Processing Data in Microseconds to Prevent Threats
Bivio Networks is taming the Wild West, but this modern-day version of the Wild West is network security.
Networks are expanding rapidly, the same way the Wild West expanded. In both instances, security lagged behind development.
Bivio Networks, Inc., tackles security with products designed to keep networks secure by rapidly analyzing all information that passes through a network.
"We're in the early stages of setting the law on the network the same way they set the laws in the Wild West as it expanded," Keith Glover, Bivio Networks president, said.
In late June, Bivio announced its latest system - a 40-gigabit product with 64 cores that has the ability to run multiple applications to analyze data even faster than before.
"Our previous product was a 10-gigabit product," he noted. "The 40-gigabit is likened to 12 of our previous product."
Glover adeptly uses the Wild West analogy to explain the technical field in which Bivio is a leader in cutting-edge technology to keep networks secure.
"Bivio makes hardware products that support a technical function called deep packet inspection or DPI," Glover explained.
Glover uses another skillful analogy to describe Bivio's high-tech work. Every packet that goes through a network, such as e-mail, text or even videos, is in a virtual envelope with loads of information inside.
"Deep packet inspection means you're opening up the envelope and looking at the contents," he said. "The primary usage of DPI technology is in cybersecurity. When you look at early stages of network development, firewalls were the primary protection. Now there are technologies that go beyond firewalls that understand the attributes of each packet."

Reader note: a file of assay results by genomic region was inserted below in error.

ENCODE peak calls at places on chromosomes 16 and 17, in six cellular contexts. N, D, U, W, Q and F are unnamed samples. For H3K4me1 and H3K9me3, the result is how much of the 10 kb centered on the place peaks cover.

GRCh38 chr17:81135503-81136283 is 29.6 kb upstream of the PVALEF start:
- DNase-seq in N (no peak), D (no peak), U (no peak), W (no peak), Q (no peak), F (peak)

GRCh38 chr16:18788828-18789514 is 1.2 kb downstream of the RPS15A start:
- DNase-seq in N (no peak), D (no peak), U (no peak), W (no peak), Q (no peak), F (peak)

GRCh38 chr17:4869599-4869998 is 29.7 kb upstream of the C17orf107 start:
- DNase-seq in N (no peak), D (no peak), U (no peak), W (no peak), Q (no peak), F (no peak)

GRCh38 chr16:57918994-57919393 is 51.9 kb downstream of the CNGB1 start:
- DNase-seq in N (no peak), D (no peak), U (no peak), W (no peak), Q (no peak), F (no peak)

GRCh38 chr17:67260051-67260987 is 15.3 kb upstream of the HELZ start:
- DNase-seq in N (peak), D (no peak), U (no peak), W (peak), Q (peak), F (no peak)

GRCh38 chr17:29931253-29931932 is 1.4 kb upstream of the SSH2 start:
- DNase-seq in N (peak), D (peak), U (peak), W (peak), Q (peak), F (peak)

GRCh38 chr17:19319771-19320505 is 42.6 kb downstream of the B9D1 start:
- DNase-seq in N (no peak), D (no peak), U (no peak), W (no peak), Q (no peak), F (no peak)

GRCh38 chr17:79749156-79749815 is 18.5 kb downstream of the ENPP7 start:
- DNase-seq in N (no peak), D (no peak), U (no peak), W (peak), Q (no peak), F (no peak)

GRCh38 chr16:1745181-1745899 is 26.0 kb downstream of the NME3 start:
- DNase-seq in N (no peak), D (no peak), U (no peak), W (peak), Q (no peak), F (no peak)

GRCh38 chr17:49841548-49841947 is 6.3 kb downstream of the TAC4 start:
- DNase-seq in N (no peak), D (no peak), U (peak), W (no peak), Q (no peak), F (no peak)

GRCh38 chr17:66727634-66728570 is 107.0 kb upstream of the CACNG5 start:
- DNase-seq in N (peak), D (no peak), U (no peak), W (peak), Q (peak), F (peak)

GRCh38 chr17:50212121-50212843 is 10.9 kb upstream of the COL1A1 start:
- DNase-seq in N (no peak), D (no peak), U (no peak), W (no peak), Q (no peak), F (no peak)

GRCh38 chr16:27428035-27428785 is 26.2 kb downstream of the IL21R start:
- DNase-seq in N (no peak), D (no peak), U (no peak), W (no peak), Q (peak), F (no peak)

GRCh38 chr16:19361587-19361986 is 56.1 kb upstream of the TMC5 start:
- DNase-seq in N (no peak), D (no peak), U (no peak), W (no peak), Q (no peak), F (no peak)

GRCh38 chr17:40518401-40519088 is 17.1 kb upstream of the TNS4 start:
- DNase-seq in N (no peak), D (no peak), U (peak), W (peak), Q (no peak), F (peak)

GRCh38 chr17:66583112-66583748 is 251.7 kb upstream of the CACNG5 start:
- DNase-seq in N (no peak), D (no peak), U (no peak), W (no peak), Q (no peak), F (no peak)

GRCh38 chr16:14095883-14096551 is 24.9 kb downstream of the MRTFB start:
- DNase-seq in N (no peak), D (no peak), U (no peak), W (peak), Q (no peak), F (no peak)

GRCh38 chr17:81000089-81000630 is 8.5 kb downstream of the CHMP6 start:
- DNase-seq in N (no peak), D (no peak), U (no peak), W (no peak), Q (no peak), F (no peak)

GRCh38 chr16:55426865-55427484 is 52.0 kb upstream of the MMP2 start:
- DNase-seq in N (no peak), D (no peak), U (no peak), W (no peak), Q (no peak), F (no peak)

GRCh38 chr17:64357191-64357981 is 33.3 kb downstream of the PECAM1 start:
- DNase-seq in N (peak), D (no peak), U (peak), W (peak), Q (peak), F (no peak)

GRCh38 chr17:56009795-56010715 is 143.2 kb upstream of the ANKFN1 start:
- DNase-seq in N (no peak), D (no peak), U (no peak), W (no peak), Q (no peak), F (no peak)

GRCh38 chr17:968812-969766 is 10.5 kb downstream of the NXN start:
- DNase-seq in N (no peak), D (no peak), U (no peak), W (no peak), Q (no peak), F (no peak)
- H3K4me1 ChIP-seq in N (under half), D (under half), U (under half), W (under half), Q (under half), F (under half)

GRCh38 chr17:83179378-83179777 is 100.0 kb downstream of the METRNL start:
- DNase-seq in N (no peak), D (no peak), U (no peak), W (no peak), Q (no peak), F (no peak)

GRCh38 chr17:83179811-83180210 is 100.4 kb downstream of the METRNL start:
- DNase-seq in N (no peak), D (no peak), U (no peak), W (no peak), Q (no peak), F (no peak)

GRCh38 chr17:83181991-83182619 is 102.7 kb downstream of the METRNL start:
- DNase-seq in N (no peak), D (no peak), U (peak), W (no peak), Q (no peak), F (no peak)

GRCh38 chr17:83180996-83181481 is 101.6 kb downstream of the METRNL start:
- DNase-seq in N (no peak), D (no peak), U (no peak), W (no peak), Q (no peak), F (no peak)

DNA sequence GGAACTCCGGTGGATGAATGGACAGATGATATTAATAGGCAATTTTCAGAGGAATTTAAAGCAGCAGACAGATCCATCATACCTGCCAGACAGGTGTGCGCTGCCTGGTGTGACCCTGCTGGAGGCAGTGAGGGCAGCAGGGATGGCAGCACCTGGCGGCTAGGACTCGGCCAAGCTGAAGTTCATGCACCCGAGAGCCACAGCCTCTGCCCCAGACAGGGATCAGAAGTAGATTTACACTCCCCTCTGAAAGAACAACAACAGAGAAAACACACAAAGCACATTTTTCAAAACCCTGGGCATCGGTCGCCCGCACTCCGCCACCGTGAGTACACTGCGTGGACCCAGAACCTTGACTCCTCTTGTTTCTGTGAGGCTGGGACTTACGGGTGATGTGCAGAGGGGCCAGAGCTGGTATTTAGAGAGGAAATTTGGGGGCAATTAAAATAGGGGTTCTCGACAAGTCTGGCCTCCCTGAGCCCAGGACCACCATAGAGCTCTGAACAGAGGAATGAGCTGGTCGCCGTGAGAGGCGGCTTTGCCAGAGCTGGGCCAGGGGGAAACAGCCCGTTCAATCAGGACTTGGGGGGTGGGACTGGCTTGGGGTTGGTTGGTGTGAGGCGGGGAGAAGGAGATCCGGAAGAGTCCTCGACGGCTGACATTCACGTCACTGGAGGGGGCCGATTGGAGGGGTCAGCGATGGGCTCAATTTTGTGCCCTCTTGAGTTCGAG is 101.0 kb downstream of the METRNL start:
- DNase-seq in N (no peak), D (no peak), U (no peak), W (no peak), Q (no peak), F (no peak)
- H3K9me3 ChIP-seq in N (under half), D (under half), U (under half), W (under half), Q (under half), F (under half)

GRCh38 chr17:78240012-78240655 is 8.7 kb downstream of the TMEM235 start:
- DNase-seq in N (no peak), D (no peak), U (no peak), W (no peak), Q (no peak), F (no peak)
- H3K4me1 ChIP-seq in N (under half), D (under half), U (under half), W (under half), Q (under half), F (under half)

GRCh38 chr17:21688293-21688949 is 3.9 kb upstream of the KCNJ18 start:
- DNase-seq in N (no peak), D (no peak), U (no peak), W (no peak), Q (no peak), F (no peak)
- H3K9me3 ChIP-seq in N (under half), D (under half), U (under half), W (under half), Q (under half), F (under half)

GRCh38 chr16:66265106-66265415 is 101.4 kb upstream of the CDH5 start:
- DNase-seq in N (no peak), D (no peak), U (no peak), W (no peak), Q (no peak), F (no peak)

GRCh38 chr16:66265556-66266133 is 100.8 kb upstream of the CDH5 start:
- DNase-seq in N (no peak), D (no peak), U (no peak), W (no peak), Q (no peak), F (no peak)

The systems Bivio creates examine those contacts at lightening-fast speeds, as quickly as information flows through a network. Bivio's systems scrutinize computer code - the ones and zeros that make up content - to determine if it is secure.
"It's literally matching ones and zeros," Glover said. "You're not looking for the word 'bomb.' There's a pattern that spells out bomb. It's all done at microsecond speeds. The more cores you have, the greater ability you have to inspect and look for good or bad packets."
"There's a whole gamut of approaches you can take when you open that envelope as to what you read, what you interpret, what you inspect," he continued. A bug that slips into the network "can be as innocuous as spam or as damaging as malware or worse."
Bivio uses hardware from other vendors, such as multicore central processing units (CPUs), memory and switches, which are then integrated into one unit that uses the Linux operating system.
"What makes our box unique is that it's network-fast and it can run multiple applications in an open Linux environment," Glover said. "To the customer or partner who's buying our product, it looks like multiple servers, but they're all communicating with each other."
Bivio's current clients are mainly branches of the federal government, such as the defense department, intelligence agencies and related civilian firms. The financial industry and companies that manage power grids are starting to jump on board as they realize the need to secure their networks.
"The government is on the leading edge of cybersecurity with the NSA and the CIA," Glover said. "They know a lot of the bad things out there on the Internet."
Industry is finally starting to catch on, he said, adding, "you need to figure out how to protect yourself from all these threats."
Learn more about Hacienda-based Bivio Networks, Inc., at bivio.net .
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